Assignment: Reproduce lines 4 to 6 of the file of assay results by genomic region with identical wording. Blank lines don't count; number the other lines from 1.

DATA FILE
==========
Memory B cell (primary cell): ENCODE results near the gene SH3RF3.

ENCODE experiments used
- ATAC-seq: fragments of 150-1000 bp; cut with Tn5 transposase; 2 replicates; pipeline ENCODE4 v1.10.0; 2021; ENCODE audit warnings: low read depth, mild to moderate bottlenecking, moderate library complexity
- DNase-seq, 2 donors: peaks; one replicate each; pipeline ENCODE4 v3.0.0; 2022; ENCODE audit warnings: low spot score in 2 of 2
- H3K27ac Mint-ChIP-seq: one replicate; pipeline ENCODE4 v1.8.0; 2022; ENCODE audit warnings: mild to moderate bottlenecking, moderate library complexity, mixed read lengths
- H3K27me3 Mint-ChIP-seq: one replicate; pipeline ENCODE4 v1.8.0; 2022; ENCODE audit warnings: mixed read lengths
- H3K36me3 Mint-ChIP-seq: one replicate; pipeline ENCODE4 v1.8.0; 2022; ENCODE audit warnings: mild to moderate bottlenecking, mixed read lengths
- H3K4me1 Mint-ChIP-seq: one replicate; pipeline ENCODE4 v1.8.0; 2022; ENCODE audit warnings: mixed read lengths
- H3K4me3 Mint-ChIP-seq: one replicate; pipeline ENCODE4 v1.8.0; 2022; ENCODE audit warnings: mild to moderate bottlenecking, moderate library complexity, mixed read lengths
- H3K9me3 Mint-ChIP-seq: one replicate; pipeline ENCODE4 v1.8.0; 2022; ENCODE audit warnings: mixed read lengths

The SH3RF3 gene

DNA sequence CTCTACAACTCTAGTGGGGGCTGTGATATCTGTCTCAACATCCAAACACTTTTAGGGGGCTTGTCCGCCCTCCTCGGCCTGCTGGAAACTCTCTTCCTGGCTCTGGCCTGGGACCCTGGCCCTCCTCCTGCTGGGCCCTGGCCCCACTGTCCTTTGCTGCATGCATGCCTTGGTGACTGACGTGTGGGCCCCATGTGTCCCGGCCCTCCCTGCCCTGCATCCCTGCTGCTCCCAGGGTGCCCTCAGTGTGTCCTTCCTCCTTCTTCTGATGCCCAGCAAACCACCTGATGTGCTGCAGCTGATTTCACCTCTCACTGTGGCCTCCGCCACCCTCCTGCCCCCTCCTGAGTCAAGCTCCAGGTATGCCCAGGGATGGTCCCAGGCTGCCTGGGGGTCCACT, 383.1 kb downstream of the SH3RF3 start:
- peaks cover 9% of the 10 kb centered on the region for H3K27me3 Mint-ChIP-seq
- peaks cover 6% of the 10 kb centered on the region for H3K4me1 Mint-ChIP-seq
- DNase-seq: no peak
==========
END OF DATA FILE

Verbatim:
- DNase-seq, 2 donors: peaks; one replicate each; pipeline ENCODE4 v3.0.0; 2022; ENCODE audit warnings: low spot score in 2 of 2
- H3K27ac Mint-ChIP-seq: one replicate; pipeline ENCODE4 v1.8.0; 2022; ENCODE audit warnings: mild to moderate bottlenecking, moderate library complexity, mixed read lengths
- H3K27me3 Mint-ChIP-seq: one replicate; pipeline ENCODE4 v1.8.0; 2022; ENCODE audit warnings: mixed read lengths